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Monday, September 03, 2012
Could NFL Players walk off field and argue Replacement Referees Pose an "Abnormally Dangerous Condition" under federal law?

A labor lawyer familiar with the NLRB emailed me tonight with an interesting twist to the NFL referee lockout (between the asterisks)
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I was listening to DeMorris Smith of the NFLPA raise the possibility of a work stoppage in support of the locked out refs and noticed something no one has mentioned as of yet.

While it is true that the current collective bargaining agreement does contain a "no strike" clause, there is an exception that I think the NFLPA may be considering. 29 USC 143 permits a worker from refusing to work in an "abnormally dangerous condition.". The lead NLRB case in this issue is TNS 309 NLRB 1348 (1999). This type of argument crystallizes the minute an NFL player is injured because of a bad call.

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The U.S. Court of Appeals for the Sixth Circuit enforced the NLRB's order in the TNS case, which involved employees at a nuclear plant who were exposed to unsafe levels of radiation and who walked off the job. The NLRB said the workers were legally entitled to do so under 29 USC 143 because of a good faith belief and objective evidence (including evidence of kidney damage and abnormal levels of uranium exposure) that they were being harmed.

John B. Flood--who, to be clear, is not the lawyer who emailed me tonight--has a law review article on when the NLRB determines whether there are sufficient abnormally dangerous conditions to justify workers walking off their jobs. In Revisiting the Right to Refuse Hazardous Work Amidst the Anthrax Crisis of 2001, 5 U. Pa. J. Lab. & Emp. L. 545 (2003), Flood writes that the NLRB decides each situation on a case-by-case basis, with "immediate, presently existing dangers" given particular weight.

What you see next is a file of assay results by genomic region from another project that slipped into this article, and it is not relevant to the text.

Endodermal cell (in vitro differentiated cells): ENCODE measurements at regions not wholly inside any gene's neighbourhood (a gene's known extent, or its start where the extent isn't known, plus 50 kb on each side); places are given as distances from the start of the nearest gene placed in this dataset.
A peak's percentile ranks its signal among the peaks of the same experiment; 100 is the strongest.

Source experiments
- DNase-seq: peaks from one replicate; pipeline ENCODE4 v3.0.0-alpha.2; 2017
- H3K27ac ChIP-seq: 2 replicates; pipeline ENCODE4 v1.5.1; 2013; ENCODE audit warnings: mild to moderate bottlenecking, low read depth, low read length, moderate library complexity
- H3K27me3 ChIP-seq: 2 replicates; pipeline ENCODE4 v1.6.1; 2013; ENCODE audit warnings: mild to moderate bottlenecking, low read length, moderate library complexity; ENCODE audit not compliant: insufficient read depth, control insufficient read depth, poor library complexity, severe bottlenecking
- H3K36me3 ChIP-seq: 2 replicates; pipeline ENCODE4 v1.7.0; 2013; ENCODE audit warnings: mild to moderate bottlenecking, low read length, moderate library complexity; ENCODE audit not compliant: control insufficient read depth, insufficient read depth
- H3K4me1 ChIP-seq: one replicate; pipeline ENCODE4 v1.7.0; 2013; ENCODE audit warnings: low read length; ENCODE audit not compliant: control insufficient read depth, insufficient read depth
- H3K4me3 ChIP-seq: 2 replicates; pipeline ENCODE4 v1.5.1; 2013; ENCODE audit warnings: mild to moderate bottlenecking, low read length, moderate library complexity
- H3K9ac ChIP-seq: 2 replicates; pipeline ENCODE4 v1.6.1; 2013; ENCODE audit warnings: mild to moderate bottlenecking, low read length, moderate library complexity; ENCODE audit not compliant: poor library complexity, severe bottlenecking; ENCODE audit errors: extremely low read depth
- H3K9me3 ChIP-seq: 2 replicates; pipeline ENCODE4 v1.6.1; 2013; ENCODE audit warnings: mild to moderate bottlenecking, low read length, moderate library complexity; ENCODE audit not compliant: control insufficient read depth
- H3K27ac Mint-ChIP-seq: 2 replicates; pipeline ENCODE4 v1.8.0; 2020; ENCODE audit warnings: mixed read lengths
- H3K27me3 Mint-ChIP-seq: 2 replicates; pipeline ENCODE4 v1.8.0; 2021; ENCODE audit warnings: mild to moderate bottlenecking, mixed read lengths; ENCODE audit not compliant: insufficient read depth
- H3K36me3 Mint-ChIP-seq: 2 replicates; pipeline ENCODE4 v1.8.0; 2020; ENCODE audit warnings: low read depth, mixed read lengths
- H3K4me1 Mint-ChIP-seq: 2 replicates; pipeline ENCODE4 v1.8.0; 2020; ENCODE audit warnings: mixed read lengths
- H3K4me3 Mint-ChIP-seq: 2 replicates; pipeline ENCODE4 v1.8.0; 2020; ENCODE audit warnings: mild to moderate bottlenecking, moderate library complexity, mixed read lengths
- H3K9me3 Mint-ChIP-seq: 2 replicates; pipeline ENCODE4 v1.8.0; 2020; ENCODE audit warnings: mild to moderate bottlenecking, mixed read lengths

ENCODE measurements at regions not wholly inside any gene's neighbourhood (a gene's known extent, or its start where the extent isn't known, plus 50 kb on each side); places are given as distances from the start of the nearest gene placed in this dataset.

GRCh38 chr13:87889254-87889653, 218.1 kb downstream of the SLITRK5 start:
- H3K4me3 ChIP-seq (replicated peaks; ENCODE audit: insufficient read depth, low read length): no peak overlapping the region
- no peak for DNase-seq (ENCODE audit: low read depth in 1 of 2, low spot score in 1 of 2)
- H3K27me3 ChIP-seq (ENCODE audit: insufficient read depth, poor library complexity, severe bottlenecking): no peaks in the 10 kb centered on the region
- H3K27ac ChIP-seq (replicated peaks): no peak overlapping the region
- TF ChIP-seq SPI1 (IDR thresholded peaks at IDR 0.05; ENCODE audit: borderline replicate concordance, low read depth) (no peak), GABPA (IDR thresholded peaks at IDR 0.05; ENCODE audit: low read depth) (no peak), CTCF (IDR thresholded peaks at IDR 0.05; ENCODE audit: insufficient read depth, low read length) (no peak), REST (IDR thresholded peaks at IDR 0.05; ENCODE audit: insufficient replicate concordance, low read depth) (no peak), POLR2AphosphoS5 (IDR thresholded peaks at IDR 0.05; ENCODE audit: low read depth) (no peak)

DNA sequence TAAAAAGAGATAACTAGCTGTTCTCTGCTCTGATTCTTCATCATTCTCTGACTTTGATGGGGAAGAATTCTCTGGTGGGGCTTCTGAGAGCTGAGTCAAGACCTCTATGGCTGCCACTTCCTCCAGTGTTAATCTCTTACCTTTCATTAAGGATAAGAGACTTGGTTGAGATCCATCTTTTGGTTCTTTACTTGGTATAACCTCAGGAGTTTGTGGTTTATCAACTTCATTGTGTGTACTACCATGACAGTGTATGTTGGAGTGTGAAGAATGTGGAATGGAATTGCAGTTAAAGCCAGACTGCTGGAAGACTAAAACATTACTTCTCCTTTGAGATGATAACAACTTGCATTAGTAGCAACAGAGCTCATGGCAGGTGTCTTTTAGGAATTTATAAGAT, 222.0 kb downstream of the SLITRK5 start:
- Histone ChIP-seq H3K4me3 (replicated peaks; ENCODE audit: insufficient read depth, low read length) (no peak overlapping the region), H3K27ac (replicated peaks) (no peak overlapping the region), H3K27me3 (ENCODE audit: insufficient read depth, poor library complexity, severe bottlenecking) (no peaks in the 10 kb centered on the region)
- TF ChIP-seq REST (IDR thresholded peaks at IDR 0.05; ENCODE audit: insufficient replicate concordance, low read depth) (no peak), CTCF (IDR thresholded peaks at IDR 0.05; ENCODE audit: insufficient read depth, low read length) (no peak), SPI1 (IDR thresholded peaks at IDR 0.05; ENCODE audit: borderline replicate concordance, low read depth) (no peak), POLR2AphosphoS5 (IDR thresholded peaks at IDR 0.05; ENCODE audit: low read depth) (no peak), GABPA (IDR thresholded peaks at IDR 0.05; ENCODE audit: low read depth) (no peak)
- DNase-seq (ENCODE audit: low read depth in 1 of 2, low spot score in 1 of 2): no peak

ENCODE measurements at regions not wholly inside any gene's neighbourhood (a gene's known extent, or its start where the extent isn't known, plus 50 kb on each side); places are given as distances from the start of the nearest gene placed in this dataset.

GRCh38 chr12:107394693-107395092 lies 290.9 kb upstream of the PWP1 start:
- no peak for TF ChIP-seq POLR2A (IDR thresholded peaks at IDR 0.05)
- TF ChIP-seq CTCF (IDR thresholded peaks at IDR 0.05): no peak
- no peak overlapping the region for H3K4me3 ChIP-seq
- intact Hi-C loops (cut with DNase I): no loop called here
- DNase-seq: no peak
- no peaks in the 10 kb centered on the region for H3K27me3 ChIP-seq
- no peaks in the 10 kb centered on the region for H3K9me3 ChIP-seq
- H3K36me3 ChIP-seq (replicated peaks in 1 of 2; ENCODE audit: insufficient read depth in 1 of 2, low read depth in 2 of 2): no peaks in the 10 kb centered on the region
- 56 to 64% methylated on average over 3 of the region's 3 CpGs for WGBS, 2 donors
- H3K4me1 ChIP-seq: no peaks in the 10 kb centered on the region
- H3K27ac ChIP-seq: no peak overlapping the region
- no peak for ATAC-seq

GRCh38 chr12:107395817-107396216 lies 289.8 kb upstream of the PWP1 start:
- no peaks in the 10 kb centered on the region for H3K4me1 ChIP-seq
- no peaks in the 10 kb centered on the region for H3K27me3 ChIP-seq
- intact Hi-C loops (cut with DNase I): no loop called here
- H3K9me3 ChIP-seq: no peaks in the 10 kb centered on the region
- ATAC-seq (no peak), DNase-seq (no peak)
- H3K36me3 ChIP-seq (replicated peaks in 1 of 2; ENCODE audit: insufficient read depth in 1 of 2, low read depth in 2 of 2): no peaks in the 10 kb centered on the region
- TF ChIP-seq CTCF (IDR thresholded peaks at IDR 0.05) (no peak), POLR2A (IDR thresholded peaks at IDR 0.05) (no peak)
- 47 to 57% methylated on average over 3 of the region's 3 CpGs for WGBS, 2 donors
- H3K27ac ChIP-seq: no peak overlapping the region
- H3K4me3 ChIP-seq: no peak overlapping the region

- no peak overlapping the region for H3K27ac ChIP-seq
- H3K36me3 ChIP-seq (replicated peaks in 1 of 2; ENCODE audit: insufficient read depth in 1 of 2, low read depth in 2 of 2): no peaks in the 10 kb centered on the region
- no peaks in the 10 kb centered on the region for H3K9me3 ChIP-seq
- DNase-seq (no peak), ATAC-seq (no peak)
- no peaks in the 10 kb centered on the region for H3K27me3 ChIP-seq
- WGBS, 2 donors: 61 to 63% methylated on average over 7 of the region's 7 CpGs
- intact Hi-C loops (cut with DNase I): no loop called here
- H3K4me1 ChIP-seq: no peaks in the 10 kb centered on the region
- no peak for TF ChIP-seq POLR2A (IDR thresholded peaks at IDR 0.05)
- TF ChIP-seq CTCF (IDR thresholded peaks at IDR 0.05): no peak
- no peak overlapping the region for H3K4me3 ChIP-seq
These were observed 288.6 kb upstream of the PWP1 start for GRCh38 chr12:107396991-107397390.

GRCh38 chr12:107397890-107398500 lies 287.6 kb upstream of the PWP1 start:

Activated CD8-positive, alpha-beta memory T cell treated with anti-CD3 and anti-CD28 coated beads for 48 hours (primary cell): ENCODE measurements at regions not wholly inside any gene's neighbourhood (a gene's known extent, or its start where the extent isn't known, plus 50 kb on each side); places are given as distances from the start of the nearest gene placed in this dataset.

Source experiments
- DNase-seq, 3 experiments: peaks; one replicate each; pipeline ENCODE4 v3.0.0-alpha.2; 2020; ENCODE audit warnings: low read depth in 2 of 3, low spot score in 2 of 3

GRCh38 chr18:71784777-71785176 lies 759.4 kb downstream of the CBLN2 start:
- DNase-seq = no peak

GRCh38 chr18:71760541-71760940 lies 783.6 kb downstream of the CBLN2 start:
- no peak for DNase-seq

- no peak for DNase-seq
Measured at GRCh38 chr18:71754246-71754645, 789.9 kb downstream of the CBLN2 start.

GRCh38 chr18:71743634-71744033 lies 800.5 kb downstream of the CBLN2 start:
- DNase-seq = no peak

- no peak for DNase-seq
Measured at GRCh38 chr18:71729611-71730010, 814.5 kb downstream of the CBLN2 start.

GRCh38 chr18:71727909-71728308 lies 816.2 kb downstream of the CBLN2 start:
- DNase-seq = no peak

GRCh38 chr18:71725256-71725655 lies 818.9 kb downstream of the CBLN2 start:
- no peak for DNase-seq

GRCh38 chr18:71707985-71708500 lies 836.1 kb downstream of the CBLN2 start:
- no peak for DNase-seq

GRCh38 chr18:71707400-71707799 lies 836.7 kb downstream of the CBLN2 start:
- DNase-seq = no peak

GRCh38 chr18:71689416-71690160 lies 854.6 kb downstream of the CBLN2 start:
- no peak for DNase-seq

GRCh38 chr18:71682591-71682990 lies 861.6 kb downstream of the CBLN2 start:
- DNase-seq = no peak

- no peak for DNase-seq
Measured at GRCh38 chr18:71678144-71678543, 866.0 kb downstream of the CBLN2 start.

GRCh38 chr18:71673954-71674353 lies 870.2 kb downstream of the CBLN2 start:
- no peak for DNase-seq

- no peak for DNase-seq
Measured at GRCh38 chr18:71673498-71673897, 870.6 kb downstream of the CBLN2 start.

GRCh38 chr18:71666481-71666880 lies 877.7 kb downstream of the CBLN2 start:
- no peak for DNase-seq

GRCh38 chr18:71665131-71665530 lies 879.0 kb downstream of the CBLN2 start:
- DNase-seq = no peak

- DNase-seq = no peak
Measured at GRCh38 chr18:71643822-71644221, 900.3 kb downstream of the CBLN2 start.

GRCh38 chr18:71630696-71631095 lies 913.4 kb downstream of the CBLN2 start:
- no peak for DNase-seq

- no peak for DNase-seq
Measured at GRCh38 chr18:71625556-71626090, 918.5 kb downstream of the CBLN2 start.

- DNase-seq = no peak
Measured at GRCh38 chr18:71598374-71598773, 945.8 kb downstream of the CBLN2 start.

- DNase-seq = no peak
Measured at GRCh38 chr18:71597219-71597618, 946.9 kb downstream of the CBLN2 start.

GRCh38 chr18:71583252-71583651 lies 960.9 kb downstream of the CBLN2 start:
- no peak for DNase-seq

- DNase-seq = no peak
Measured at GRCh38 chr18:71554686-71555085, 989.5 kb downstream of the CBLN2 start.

You might say it's inconceivable that NFL players would walk off the job because of replacement referees. NFL players make a ton of money and everyone, other than the real refs, is excited that the 2012 season is about to start. The last thing NFL players want to do is stop everything - and not get paid their salaries.

I get that. But let's say the referee lockout goes on for weeks and during that time, some of the game's top stars are injured, at least in part because replacement refs made terrible calls or failed to make obvious calls? Or say the number of injuries goes way up under replacement refs? Would the idea of walking off the field remain inconceivable if players believed they were playing in . . . abnormally dangerous conditions? How would their families and agents and those who influence them feel?


Wow! I thought the league was taking a big risk by going with replacement refs, but this takes it to a whole other level. My original concern was that using the replacements would make it appear the NFL doesn't care about safety, hurting itself in the current negligence case brought by 2,000 former players. Beyond solidarity, this piece of info is another reason the players should walk - In Case You Missed It

Blogger Shane -- 9/04/2012 4:26 AM  

If a qb is injured on a roughing penatly, does it matter of the flag was thrown or not? He's still hurt, the only difference being if he 'got anything out of it'.

Anonymous Anonymous -- 9/07/2012 1:45 PM  

"This type of argument crystallizes the minute an NFL player is injured because of a bad call."

That has already happened here:

The scab ref's don't blow the play dead the on the incomplete pass and allow a defender to take the ball and run with it, resulting in a shoulder injury to Jake Locker who makes the tackle.

Anonymous Michael -- 9/25/2012 5:18 PM  

could it be argued that the NFL negotiated the current NFLPA CBA "in bad faith" knowing full well that they would't be able to negociate a new NFLRA agreement before the season started, this placing their players in harm's way?

Anonymous Anonymous -- 9/25/2012 6:28 PM  

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